I shouldn't have...
...but I did.
Back in January I whined that my wanderlust was unsatisfied. I am logging lots of time, and having lots of fun doing it, but I wanted to go somewhere. I made a day trip in March, but now it was May and my friend in California said that the fishing was good. School was out. I'd been bringing lunch to work, so I had a little money. It was time to go flying!
Our club's airplanes are IFR but not modern IFR (see this post, but it's an axiom of aviation that if you pick a day to fly VFR too far ahead the weather will turn on you. In this case, the weather turned near the Idaho-Nevada line; I was down to 7200, and the terrain ahead was at 7500, always a bad plan! I turned tail to Twin Falls where I landed, ran inside, and filed IFR. (My apologies to the student pilot who watched me do this; I hate to let a teaching opportunity pass, and he was curious to learn more, but my friends were waiting for me at the airport in California.)
I walked out to the airplane and taxied out.
"60N, I see you filed the SNAKO departure, would you rather turn directly to the airway?"
Gulp. "Um, yeah, I was in too much of a hurry to check the crossing restriction. What is it?" The departure goes straight out for 10 miles over low terrain, then follows a DME arc. It basically adds 10 miles to the flight. But, being lazy, I chose the safe route. This was silly: I had just flown over the area with a sectional open on my lap, and knew that I could outclimb the terrain.
He removed the DP from my clearance and I just turned down V293.
The MEA is 12,000 and the bases were around 11,000; I spent the morning bashing in and out of the clouds. The temperature was right at 0C, so there was a chance of icing, but I was using the "reasonable and prudent pilot" interpretation. Since the bases were high and it was warm at the surface, the probability of a dangerous icing encounter was negligible: if the ice got bad I would find a hole, cancel IFR, and descend to warmer air.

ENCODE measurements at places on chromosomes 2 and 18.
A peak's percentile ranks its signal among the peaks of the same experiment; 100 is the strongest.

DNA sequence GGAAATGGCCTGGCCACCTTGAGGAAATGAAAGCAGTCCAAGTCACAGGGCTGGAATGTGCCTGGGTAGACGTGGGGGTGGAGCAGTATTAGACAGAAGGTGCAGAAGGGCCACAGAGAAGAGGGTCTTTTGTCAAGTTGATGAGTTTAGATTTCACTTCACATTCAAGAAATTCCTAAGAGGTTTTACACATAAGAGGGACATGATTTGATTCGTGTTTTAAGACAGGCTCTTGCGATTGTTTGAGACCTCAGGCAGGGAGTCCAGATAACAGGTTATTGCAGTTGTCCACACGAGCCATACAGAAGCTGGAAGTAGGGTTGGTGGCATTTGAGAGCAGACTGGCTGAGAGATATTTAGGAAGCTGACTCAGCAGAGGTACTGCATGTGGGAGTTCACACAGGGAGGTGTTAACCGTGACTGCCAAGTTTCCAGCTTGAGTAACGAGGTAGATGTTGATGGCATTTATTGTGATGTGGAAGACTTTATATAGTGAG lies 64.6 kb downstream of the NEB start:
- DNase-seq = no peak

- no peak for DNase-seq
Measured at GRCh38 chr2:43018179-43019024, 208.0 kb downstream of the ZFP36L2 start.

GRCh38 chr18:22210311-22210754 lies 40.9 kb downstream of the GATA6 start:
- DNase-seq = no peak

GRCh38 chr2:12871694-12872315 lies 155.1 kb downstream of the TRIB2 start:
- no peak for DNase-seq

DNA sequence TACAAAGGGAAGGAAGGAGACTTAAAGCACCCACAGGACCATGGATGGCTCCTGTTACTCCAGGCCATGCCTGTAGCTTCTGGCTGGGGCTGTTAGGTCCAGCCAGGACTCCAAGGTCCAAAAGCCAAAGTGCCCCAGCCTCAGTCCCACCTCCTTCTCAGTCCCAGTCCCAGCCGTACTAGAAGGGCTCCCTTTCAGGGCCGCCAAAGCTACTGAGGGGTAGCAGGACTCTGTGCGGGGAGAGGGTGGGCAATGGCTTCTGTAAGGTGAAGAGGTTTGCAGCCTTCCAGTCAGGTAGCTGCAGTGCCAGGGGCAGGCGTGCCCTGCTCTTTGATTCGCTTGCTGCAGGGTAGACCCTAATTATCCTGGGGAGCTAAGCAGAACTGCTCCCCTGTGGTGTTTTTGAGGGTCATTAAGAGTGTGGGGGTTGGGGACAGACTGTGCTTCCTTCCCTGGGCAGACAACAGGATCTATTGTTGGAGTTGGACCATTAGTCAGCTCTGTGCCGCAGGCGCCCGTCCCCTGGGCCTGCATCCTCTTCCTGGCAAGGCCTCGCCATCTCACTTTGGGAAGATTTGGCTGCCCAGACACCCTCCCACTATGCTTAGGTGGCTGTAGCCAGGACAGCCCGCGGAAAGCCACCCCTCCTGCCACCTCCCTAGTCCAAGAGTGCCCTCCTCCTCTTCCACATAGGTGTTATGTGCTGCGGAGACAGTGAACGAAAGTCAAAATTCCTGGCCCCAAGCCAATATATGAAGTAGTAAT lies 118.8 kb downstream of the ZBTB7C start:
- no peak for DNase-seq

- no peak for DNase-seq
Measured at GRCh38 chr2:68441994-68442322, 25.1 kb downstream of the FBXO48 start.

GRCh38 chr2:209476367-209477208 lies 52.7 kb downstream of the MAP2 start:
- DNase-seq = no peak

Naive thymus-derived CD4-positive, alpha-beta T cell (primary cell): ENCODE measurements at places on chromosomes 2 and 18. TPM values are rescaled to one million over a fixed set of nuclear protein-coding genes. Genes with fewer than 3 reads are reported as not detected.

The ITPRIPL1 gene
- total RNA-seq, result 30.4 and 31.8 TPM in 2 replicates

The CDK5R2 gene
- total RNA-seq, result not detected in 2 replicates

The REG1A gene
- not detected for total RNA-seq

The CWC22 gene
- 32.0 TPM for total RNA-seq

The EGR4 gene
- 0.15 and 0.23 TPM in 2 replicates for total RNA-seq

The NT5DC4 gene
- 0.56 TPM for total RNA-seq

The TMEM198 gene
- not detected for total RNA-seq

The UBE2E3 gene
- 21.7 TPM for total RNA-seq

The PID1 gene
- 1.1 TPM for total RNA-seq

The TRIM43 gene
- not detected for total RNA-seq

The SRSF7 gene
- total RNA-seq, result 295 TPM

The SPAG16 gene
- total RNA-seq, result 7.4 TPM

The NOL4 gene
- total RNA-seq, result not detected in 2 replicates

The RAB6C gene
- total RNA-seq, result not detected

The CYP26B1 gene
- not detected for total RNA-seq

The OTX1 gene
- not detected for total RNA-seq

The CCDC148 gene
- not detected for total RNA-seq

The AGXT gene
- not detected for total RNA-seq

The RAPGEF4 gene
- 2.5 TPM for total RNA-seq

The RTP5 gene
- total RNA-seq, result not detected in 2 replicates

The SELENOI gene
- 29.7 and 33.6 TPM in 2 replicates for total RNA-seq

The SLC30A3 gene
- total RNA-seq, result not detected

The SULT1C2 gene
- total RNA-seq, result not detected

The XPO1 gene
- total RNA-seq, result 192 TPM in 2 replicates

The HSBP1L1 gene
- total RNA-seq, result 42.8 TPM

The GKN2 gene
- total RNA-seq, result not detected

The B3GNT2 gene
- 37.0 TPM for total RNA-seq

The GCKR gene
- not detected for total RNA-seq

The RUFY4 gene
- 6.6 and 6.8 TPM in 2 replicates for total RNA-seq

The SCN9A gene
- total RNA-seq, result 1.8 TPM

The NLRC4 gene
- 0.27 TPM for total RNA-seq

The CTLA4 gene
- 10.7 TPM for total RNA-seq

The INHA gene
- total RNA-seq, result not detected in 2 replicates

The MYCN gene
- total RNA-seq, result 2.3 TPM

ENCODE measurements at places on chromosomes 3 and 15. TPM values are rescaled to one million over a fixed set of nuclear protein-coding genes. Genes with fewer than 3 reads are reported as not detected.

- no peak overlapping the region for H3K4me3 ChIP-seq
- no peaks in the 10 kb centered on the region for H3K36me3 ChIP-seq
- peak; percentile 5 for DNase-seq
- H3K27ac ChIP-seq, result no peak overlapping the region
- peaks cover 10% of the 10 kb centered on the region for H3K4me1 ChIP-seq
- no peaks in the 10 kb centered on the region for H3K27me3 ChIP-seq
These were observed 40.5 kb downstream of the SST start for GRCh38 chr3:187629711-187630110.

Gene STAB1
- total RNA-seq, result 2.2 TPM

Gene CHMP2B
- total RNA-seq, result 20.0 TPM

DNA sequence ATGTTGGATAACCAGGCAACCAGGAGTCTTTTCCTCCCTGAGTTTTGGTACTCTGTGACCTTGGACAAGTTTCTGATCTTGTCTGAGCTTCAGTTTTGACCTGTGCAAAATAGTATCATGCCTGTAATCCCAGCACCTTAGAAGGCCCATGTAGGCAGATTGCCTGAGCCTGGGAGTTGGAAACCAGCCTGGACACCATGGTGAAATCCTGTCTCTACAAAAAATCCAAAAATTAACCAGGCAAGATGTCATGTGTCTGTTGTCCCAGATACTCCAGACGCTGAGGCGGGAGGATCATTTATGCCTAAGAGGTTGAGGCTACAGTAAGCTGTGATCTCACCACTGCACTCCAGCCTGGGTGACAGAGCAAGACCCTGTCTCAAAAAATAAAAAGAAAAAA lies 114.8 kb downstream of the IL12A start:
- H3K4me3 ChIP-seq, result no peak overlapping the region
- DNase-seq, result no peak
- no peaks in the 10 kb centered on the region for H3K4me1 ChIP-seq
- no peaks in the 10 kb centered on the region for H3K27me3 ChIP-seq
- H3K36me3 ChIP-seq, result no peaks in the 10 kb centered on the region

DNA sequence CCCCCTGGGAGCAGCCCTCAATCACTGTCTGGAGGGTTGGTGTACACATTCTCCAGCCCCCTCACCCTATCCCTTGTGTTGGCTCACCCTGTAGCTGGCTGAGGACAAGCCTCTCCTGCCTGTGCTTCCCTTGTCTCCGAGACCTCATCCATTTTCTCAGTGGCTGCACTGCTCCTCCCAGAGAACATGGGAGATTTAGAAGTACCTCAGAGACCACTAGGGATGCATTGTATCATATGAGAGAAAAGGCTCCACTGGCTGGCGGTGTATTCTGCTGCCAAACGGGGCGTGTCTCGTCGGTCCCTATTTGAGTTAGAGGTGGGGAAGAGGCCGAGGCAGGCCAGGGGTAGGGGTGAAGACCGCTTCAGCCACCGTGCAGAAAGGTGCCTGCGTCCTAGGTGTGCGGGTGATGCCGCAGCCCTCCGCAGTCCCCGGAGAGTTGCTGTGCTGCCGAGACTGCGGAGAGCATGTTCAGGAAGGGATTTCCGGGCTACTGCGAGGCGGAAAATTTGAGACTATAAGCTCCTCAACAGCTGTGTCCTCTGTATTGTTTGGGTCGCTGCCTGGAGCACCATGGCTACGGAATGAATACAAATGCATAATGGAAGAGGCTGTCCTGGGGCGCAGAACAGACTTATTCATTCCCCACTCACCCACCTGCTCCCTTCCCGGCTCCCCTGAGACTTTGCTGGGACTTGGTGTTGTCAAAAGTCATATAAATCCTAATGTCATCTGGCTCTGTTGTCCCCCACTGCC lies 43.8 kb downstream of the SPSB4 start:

There was a little ice. By the Aeronautical Information Manual, it was somewhere between a "trace" and "light;" there was no hazard.
But the flight was quite easy. I hunkered down and watched the gauges. The key to smooth instrument flying is practice, practice, practice. I got 1.9 hours of actual IFR time.
Nevada is pretty empty, and the only time Center called traffic to me was east of Reno. "I'm IMC," I replied, when he told me of opposite direction traffic 1,000 feet above. I tried to look up into the clouds, but that was pointless. Then "Mooney XXX has the traffic in sight."
"That's a good trick," I said on the air, "since I'm in the clouds." Was my tail sticking up like a shark fin?
"TCAS," he said. Whatever.
With nobody to talk with, I critiqued myself. One thing I noticed is that it takes a lot of concentration to keep the pitch corrections small. My students, and I, tend to jam the nose right back to where it should be after a bump, but a slow, delicate slide works better. But being delicate is doubly difficult in the clouds or under the hood, so I am going to try having my students learn this maneuver by watching the horizon. It's amazing how slowly you can move the nose up and down, and slowly is the right way.
Except when you hit the mountain wave and start sinking at 10 knots (1000fpm)! But that's another post.